A social entrepreneur, as defined by Wikipedia, “recognizes a social problem and uses entrepreneurial principles to organize, create and manage a venture to achieve social change.” During a recession, when people are suffering the most, social entrepreneurs in the African-American community, especially women, have risen to the challenge of attacking some of the most persistent social ills. What is also clear during these perilous times is that more and more of those taking the MBA track are seeking to take a socially conscious entrepreneurial path by investing their time and energy toward social entrepreneurship.
Organizations such as the Bill and Melinda Gates Foundation, Skoll Foundation, Echoing Green and others have recognized the efforts of individuals to make a real difference in their communities and the world, by supporting rising stars in the social entrepreneurship movement. While the glass ceiling is still prevalent within the world of entrepreneurship, female social entrepreneurs have had an easier time of it where ideas and passion have allowed women to achieve near parity in their endeavors.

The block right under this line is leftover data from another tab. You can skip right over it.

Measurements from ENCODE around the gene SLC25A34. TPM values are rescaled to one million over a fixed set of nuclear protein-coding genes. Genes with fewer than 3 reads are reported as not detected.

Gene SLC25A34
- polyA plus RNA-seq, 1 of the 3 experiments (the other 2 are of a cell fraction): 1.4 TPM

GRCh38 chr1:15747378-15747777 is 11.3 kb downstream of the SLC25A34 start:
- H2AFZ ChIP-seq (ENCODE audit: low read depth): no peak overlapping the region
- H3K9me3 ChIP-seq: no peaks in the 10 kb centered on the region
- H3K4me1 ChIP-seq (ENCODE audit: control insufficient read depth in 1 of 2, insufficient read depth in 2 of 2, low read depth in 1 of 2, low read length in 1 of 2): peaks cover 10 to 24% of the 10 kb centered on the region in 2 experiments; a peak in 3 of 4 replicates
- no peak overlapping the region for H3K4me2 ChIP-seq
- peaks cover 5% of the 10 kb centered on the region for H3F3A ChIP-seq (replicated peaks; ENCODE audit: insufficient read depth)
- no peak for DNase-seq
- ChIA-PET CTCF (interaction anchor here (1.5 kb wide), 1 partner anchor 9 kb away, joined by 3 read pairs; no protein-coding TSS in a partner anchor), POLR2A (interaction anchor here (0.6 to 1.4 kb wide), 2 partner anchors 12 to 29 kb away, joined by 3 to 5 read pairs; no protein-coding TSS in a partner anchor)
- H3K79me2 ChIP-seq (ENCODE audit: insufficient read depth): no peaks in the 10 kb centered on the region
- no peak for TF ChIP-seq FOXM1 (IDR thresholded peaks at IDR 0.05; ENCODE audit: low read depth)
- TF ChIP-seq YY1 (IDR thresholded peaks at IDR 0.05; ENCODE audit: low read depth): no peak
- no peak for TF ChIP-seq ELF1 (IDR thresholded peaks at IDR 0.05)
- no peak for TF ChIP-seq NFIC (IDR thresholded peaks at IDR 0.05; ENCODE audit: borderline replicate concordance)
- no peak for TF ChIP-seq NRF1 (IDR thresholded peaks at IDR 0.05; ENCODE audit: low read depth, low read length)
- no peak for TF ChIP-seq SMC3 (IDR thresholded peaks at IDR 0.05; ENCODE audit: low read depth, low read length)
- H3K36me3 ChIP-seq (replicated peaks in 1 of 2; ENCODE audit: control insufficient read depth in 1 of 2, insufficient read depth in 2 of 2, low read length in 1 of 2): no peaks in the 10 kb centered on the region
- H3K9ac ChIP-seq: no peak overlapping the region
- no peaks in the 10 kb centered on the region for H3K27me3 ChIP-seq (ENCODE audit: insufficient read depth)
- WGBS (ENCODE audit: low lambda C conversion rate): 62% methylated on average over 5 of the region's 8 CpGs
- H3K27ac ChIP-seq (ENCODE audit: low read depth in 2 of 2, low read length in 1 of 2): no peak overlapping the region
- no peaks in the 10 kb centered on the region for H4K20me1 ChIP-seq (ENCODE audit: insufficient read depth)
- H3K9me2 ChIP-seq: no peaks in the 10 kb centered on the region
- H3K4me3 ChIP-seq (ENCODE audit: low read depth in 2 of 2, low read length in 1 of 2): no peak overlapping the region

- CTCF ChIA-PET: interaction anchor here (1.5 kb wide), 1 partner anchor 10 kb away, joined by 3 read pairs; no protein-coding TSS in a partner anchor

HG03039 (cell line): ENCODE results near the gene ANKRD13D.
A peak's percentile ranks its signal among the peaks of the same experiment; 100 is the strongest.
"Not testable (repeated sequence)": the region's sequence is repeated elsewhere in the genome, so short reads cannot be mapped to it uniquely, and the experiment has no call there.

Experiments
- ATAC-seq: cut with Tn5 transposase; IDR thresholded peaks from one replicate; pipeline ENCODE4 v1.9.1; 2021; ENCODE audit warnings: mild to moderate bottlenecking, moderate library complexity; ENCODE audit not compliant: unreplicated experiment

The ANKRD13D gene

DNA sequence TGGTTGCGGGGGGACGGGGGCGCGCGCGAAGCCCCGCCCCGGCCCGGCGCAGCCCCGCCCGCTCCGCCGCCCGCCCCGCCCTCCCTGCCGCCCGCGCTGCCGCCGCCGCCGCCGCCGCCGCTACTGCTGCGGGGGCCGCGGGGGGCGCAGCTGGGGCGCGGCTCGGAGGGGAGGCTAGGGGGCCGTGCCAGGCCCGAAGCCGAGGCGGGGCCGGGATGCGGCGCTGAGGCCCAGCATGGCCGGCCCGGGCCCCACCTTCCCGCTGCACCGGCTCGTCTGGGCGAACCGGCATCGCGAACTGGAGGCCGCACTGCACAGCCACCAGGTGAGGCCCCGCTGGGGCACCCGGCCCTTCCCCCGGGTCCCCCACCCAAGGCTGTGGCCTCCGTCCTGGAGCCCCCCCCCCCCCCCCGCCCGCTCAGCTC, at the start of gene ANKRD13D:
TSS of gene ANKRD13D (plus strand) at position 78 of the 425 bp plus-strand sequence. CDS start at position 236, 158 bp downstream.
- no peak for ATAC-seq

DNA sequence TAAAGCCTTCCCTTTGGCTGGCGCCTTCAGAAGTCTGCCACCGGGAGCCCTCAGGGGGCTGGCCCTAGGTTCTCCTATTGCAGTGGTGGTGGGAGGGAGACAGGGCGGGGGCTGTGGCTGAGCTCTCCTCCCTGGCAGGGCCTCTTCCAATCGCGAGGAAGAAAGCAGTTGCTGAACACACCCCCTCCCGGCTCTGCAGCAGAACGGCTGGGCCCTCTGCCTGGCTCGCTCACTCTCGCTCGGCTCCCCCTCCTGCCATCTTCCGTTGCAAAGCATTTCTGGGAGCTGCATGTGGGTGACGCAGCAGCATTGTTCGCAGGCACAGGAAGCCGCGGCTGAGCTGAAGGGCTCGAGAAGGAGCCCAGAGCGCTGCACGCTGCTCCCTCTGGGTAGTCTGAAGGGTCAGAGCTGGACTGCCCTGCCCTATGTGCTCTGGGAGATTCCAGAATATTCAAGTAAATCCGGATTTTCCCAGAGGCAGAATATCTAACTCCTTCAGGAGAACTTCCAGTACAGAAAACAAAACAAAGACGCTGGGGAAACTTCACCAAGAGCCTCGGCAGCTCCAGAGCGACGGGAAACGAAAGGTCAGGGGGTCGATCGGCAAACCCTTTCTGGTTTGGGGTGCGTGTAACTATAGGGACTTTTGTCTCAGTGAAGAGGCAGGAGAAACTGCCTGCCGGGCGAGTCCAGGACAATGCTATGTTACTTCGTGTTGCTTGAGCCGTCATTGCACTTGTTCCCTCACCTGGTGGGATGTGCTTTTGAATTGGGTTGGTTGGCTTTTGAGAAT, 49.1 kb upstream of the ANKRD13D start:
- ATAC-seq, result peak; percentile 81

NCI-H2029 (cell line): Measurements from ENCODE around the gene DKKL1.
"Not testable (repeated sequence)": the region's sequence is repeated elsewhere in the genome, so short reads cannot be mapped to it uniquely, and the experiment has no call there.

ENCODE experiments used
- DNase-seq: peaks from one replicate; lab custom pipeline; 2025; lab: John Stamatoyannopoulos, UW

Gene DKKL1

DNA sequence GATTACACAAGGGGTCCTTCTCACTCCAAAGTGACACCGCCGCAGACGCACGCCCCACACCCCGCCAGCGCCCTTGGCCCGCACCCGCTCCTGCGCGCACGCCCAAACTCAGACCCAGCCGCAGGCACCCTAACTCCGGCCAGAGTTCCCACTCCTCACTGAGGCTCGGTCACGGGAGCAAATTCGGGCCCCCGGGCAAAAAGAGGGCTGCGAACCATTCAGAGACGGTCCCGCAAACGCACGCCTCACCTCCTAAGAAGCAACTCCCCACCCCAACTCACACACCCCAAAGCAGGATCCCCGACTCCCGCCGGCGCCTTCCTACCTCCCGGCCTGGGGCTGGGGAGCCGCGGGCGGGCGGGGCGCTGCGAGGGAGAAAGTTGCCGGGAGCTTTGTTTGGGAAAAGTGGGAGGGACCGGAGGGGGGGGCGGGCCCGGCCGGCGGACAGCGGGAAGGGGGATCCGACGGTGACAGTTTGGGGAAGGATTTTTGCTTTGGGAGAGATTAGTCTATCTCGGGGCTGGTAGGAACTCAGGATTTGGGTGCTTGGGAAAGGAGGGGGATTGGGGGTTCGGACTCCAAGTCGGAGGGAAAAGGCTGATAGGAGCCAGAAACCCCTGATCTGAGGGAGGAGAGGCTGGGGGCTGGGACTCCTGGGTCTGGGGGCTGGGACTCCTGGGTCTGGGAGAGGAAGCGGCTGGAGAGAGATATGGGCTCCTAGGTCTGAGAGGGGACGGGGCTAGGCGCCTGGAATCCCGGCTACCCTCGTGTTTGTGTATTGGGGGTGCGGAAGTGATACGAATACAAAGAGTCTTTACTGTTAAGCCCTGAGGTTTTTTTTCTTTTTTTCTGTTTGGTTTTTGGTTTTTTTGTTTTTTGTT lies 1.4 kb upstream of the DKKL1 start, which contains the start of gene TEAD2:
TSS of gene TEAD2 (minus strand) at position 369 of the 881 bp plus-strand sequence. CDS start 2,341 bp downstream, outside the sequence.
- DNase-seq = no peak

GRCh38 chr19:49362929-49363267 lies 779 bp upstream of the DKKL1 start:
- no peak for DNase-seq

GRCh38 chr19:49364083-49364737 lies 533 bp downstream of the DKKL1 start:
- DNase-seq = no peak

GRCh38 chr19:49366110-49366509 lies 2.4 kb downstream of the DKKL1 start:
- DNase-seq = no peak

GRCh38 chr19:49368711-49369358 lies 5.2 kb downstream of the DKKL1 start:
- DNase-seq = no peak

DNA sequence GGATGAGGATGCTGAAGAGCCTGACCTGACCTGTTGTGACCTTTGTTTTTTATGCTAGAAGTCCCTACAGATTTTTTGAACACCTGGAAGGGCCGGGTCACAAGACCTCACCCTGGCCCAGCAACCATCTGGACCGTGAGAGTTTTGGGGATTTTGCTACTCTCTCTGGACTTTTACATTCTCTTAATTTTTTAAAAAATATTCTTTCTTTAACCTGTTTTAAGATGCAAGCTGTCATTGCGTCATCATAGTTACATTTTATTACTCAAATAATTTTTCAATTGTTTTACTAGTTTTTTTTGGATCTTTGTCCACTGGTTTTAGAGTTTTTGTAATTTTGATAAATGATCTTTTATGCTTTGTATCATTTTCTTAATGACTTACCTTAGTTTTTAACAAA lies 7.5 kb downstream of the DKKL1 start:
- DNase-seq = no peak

The key to lifting oneself out of poverty is education. The key to community improvement is education. Ann Higdon, Founder and President of Improved Solutions for Urban Systems (ISUS) began her quest to educate youngsters, due to their troubled history or academic shortcomings, in 1992 when she founded ISUS.
Ms. Higdon’s dedication to her cause paid off when, in 1999, she opened her first dropout recovery career and technical school. She now has three schools which, just two years ago, accomplished quite a feat by placing in the top fifteen highest performing schools in Dayton, Ohio.
In 2011, Ms. Higdon was one of the recipients of the Manhattan Institute’s Richard Cornuelle Award for Social Entrepreneurship.